There are times in our financial lives when all the portents are screaming out for action.  For many of us, this is one of those times!  

Consider these two contradictory facts.


Home loan interest rates are the lowest they’ve been in more than 50 years.  Yes 50 years!


Most households and even investment property holders are paying mortgage rates well above the historic lows on offer. Which begs the question…. WHY aren’t you cashing in?




Why would people keep a loan that is costing them real money?

I don’t mean to offend anyone “but” to be honest there are many reasons, such as, ignorance, out of sight out of mind; laziness or couldn’t be bothered doing anything about it; too busy; not my field of expertise; comfortable with current arrangement; don’t want to upset the bank and the most common “I really had no idea”– and on and on and on.

Well, I can’t tell you what to do because, if you’re like most people (including me), you’ll resent anyone telling you what to do and you won’t do it so, instead, I’ll simply tell you what it might mean to a person currently tied to an unseasonally high interest rate on their home loan who decides to switch to a more competitive rate

All I ask is after reading this blog is that you think about what you want to do with the information. Ultimately it’s your choice.

For starters, exit fees (once upon a time high exit fees from home loans was a real obstacle to people wanting to switch to a new, more competitive lender) are now a thing of the past and banks have even waived application fees. Some even pay you to refinance to them!

Yes, there was a time you paid the bank to leave it after you had paid the bank to become one of its customers! Not any more however – but they won’t tell you this.

But even though the rules have been relaxed, dealing with banks is still not a walk in the park for most people. Imagine an ordinary person walking into a bank to apply for a home loan – which can be a daunting task in itself.  Who does the bank employee work for? The bank, of course, so the employee is obliged to put the bank’s interest before the welfare of the walk-in customer.  If you had a boss what would he tell you to do in this instance?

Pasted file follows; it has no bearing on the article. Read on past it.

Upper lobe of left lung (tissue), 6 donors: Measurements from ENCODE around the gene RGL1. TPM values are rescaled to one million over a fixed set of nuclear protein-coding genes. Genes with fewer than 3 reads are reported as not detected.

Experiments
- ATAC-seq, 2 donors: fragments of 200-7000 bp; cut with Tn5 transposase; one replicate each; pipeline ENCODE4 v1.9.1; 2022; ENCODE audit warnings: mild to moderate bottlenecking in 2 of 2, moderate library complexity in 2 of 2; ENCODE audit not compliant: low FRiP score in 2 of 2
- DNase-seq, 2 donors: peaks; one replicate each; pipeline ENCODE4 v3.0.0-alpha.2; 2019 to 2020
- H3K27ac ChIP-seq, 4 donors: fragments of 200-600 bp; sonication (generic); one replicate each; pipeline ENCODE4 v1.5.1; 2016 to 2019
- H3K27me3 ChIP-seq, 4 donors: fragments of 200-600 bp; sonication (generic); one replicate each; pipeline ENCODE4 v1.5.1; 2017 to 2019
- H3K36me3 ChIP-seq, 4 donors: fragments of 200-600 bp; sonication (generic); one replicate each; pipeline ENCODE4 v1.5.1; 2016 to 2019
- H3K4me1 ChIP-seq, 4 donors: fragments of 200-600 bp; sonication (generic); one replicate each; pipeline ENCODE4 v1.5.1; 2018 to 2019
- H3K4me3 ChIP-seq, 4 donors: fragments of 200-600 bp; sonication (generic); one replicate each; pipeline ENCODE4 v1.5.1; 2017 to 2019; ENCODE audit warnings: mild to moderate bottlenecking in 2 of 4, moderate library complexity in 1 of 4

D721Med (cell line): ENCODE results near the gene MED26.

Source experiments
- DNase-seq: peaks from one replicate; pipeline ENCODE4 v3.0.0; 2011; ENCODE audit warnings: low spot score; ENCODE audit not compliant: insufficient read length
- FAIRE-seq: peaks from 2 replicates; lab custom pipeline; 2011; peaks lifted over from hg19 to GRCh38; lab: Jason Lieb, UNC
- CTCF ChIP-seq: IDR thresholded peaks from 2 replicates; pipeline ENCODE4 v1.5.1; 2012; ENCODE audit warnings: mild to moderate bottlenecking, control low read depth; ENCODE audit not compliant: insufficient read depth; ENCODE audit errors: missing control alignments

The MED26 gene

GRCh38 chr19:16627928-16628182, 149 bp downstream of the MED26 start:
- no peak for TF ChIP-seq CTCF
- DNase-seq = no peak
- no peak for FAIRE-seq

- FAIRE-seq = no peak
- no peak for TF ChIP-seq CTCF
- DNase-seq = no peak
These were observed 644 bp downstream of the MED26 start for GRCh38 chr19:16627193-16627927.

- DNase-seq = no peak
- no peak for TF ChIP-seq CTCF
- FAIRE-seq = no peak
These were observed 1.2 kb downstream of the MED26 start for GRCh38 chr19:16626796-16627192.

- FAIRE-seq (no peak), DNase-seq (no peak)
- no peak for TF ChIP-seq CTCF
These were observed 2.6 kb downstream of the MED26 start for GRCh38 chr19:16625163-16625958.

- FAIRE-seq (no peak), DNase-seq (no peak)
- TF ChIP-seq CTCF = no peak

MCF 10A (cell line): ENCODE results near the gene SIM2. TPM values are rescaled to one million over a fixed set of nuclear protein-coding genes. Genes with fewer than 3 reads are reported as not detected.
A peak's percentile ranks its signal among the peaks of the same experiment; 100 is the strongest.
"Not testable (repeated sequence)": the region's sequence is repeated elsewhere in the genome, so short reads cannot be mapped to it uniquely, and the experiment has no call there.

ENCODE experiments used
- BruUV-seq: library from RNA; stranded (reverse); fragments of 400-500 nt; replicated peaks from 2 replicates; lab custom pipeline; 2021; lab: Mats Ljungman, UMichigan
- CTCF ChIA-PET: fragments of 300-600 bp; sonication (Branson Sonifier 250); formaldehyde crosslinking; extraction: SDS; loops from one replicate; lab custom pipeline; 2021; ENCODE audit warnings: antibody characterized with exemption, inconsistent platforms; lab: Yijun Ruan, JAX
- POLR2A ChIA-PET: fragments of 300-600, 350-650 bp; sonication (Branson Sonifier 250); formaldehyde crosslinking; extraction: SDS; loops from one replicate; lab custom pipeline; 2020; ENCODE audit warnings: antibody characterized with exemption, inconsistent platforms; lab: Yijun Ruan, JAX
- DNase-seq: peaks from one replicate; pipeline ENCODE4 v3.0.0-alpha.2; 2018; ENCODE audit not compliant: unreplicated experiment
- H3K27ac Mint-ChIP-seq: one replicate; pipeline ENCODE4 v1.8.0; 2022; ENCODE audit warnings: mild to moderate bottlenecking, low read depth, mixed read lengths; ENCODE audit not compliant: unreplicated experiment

However, an independent and (importantly) experienced mortgage broker who understands the system works for you – the borrower – and knows how to negotiate the best possible interest rate from the bank.

But what do I mean by “experienced” broker? Well, when you walk up to a teller and ask for advice do you know if it’s that person’s first day on the job or their 10th year anniversary? Obviously this is what I mean by experienced. I’ll admit that writing a loan for a first home buyer is reasonably easy as they have minimal debt, an adequate deposit and a reasonable objective in sight. However writing a loan(s) for a savvy investor, with multiple properties who wants to continue to invest for the unforeseeable future is extremely complicated.

But I digress. Now imagine you have a $400,000 mortgage over the standard 30 years at the bank friendly rate of 5.10%. That means your monthly repayments are $2,171 per month. Now if you switched to a broker secured rate of 4.65% at $2,062 per month you could go one of two ways. If you maintained the earlier monthly repayments of $2,171 you would pay off your loan 3 years sooner saving you $40,109 in interest. And all you had to do is review your options.

Alternatively if you were happy to stay the course for 30 years you could reduce your monthly payments to $2,062.55 – and have an extra $109 discretionary spending every month.


The choice may appear simple – however at this point I need to point out that $109 per month is more than enough to cover the repayments on an investment property which could see you acquire equity gains in excess of $300,000 over the next 20 – 30 years based on a modest purchase price of only $350,000, and then there are also the tax advantages – but that’s for another blog.


If either of those scenarios appeal to you, call me and I’ll tell you how you can pay the bank less and pay yourself more!

Paul Bieg

Director - BIG Property Investments

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